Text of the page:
Questions A Queer Muslim Boy Googles

when I hear half of this country
supports banning Muslim immigrants:
what about those already here?
must I send half my family away?
where will they go? it is reliably reported
the world is on fire & the smoke of it
is beginning to sting, to smother,
to make demons of us.

when I hear the government elected by just enough
wants to determine for everyone who can marry
legitimately: do I have to ask permission to love
myself or only others? who will answer?

when I hear the government elected by just enough
has not asked permission before jailing
refugees who look like me & have names
like mine: how long do I have before
they put me in a camp, too? how long god
will you be there with me
before your ninety nine names become
numbers?

when I hear people measure trauma
by statistics, by corpses, & I am
scared this healthy flesh is dead
inside: when did we stop counting
the spirit? look inside these bodies,
the mathematics of despair is staggering like

I am staggering desire into acceptable
parts, manageable bites. My eyes
are not bigger than my stomach,
I can swallow even men.

when I learn wanting is not prohibited by
god, just fucking men, & only then
if there are four witnesses:
where are my four witnesses?
will they come to my house tonight,
watch me feed men & be fed?

there is enough for all of us.

when I learn god
has borders & my passport is unworthy:
how do I bless my passport? I tried
soaking it in the rain. I let a horse huff
its hot breath on it. I kissed its worn
pages. Ya Allah, it is coded with my finger
print, and will never be holy

no matter how much I wash my hands.
And I never stop washing my hands,
these torn flowers           someday
will bloom again       I tell myself
as I am too afraid     to ask the question.

 

 

City of Literature Poems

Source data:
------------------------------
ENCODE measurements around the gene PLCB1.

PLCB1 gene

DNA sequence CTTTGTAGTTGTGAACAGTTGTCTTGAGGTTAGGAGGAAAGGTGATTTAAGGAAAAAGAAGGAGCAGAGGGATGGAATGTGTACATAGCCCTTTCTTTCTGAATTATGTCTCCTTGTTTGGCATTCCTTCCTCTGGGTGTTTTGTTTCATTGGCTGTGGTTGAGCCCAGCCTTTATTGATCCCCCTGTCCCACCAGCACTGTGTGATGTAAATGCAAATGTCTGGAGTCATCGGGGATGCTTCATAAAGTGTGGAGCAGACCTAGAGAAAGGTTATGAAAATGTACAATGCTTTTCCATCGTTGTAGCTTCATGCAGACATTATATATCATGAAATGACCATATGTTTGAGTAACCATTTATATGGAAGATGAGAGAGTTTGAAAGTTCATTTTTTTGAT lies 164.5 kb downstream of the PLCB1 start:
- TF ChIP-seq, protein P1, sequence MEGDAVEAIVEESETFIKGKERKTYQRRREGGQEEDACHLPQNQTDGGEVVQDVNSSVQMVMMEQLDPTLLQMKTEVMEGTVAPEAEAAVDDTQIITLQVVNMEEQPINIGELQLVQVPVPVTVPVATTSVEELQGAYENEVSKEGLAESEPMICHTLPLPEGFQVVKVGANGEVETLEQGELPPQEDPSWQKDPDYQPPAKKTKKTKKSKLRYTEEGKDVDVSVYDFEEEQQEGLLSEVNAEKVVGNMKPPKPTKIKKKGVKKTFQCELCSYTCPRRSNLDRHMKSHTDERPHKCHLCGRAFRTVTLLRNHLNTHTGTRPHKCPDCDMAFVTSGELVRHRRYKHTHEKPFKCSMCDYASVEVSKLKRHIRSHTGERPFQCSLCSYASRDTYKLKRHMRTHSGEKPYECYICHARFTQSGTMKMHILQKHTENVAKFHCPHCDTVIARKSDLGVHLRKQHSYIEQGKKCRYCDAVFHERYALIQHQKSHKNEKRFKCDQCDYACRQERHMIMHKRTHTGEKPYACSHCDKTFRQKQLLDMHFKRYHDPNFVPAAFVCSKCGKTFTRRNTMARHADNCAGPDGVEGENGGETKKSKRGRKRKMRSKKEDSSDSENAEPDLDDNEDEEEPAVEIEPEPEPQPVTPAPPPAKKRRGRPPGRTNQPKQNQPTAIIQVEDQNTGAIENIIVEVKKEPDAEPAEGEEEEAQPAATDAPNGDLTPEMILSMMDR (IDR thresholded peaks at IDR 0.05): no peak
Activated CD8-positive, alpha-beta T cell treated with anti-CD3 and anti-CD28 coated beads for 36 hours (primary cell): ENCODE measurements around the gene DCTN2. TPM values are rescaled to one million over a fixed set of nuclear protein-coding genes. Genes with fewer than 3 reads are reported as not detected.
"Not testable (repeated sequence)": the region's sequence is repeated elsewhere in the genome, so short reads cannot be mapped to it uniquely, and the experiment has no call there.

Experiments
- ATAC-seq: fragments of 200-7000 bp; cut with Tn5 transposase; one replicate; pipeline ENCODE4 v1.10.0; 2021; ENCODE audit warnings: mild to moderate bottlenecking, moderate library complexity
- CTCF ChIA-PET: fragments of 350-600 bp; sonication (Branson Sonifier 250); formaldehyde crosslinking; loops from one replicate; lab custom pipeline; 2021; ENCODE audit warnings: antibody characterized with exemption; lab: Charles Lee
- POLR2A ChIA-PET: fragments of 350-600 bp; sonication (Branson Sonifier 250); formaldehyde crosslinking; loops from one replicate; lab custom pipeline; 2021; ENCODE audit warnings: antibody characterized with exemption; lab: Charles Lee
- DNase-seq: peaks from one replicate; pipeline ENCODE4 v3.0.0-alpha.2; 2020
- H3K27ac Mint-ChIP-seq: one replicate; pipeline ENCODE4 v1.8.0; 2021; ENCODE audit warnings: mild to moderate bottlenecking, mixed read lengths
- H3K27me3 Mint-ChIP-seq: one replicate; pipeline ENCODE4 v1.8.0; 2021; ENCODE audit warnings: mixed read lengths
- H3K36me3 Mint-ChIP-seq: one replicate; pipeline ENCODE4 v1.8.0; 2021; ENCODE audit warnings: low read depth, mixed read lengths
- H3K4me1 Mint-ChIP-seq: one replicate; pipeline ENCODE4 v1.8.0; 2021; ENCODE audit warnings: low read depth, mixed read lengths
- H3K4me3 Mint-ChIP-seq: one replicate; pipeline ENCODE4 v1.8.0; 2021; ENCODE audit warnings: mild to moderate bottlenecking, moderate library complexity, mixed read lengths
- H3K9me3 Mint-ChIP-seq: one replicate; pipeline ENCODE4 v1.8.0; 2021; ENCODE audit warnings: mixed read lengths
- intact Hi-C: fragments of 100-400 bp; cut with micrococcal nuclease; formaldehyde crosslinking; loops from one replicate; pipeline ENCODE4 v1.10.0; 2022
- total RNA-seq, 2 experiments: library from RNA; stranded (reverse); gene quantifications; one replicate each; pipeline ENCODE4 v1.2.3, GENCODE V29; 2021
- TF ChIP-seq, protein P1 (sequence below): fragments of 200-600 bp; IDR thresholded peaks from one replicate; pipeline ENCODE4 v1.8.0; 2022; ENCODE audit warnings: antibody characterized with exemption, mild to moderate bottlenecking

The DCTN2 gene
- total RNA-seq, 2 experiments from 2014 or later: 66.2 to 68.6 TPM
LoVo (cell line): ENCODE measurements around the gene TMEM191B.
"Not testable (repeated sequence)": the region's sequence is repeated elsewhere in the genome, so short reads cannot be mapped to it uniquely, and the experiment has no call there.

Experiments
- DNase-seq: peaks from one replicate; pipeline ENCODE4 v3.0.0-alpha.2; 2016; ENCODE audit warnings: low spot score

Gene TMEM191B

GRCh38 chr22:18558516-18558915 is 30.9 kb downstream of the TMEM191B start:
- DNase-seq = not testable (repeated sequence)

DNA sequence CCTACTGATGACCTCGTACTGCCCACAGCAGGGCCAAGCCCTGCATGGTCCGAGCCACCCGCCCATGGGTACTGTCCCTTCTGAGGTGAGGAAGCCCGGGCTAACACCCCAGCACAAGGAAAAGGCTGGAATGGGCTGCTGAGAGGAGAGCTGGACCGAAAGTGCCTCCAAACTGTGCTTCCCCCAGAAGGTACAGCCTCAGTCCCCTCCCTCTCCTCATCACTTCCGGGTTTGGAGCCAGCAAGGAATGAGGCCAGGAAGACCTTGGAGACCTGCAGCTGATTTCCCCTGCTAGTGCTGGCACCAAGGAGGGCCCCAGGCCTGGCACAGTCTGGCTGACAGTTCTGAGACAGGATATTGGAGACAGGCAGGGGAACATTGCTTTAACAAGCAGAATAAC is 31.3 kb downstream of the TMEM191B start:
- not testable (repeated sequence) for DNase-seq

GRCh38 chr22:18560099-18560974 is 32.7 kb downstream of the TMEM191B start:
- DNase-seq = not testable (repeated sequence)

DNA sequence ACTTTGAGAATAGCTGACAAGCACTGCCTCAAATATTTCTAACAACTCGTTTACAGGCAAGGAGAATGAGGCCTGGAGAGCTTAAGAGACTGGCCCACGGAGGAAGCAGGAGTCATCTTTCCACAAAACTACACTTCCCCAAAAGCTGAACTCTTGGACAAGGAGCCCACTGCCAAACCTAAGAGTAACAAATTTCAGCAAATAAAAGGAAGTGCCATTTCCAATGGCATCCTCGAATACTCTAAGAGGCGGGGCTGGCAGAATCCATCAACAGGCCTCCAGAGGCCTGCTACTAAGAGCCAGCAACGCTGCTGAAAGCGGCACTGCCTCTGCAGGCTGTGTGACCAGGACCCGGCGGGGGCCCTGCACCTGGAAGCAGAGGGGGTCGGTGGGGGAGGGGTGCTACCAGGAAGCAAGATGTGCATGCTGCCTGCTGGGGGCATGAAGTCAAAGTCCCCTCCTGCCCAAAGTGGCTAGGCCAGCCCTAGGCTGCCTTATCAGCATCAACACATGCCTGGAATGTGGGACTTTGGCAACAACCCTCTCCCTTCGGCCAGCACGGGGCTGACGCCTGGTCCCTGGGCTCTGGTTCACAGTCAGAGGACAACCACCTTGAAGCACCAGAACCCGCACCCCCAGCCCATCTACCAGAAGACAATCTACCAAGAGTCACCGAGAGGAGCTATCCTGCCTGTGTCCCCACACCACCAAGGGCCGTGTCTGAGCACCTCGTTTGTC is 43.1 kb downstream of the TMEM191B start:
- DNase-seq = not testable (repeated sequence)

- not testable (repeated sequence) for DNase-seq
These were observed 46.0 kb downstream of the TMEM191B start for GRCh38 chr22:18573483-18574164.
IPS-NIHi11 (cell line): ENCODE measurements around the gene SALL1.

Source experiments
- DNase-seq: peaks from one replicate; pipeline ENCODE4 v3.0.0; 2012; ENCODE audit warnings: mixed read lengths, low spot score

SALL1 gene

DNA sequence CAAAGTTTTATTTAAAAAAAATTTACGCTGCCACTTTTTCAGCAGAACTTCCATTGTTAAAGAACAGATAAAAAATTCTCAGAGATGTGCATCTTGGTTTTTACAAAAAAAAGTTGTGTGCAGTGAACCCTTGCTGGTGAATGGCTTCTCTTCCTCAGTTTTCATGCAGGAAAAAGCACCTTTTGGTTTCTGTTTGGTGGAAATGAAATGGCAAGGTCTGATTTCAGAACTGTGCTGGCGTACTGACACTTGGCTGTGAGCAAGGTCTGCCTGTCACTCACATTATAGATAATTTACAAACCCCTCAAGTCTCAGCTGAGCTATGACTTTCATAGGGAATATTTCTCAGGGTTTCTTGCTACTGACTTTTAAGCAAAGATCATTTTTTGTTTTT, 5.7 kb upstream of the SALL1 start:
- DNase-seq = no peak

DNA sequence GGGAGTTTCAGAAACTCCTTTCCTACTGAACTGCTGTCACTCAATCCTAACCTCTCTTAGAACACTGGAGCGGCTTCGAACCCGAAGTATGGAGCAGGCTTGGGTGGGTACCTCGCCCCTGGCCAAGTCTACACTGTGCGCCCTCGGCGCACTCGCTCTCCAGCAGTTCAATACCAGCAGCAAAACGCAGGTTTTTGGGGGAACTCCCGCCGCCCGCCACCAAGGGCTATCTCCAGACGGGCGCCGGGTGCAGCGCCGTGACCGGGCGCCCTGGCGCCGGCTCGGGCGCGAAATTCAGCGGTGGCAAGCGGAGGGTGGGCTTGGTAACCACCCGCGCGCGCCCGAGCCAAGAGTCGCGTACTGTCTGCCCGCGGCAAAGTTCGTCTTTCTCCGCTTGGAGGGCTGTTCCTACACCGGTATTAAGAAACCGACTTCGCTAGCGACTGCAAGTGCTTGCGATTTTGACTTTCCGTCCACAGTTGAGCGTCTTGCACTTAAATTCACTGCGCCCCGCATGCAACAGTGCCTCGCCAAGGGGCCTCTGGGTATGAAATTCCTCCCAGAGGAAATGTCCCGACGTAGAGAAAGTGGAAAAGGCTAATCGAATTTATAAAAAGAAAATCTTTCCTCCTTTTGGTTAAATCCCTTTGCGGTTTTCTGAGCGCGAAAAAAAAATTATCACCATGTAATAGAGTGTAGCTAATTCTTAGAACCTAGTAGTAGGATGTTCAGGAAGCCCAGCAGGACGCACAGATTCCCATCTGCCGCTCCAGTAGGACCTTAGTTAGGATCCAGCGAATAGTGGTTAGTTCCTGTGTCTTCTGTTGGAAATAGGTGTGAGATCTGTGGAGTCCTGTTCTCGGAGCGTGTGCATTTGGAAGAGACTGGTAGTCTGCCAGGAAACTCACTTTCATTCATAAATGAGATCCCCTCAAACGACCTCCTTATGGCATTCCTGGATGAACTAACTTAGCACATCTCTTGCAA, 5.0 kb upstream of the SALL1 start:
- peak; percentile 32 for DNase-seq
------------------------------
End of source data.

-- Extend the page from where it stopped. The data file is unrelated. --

Dear friends,

If you follow me on Twitter, you may know this by now, but for those of you who don’t: I have been writing poems–one a week–for the Melbourne City of Literature office over the course of this month and publishing them on their Facebook page. It’s not been easy writing poetry on demand but it’s been an interesting experience, especially as they are specifically place-based poems reflecting my time in this city. As the last of these poems will be published tomorrow, I thought I’d write a post collating them here.

1. Greasy Wings on Swanston St

a day   like a paragraph  can be reread
to glean new meaning. it refuses to set
in this city of horses   of stamping &
stink   the high heat a trenchant
hoof beating slick foreheads in
a slow   religious   drumming.
this city brags bout its grease
but there is nothing   special
to this KFC except the tiny birds
hopping across the floor &
darting into the middled air
there to hang     spastic
with need   a feathered fist
small as a heart & taloned too.
a hollow-boned martyr
drawn in by the reek of family,
the lure of a struggle ending
in a slop bucket, the bird
refuses to set.   like any heart
it fights change, wants no more
than to stay exactly where it is
a perfect present dripping
with ghosts shiny as a teen
dimpled cheek. it’s OK,
this place with its furious beasts,
its past drenching the lips
of every building & crane.
neither of us can read the other.
i leave   the bird to its battle,
my own heart     echoes.

2. Love on High St

Love     it’s an odd thing
to call real estate, but that hasn’t stopped
this agency selling one-bedroom love for $330,000
and a two-bed two-bath family love
for a cool half million. Love is on
the auction block & I’m not bidding
a dollar. I’ve been priced out of love
into lust, a simile for just enough.
Turn onto High St, rough restaurant city
of pawnbrokers, Greek markets & coin
launderettes, there is something
for everyone     except the lost.
I think about this when I pass
the Night Café, open each morning.
Fronds of old men curl the edges
playing cards & smoking all day.
You know these men as well:
retired workers    sparse on hair
fat on character     fingers ribbed
with old country      callouses,
smoke branching out nostrils into
fruitless bush. They laugh & speak
night’s liquid language     the kind
that keeps you up into a blue dawn
hushed with unknowing   I only see
these old fathers    in the light,
catching stories in silver nets
of arm hair      at night I presume
they let loose what they caught
a day’s work      a labour of love
to brighten the measureless black
hanging over so much real estate.

3. Fridays in the Park (or how to make a boy holy)

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4.

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That’s all four! Hope you’ve enjoyed them xo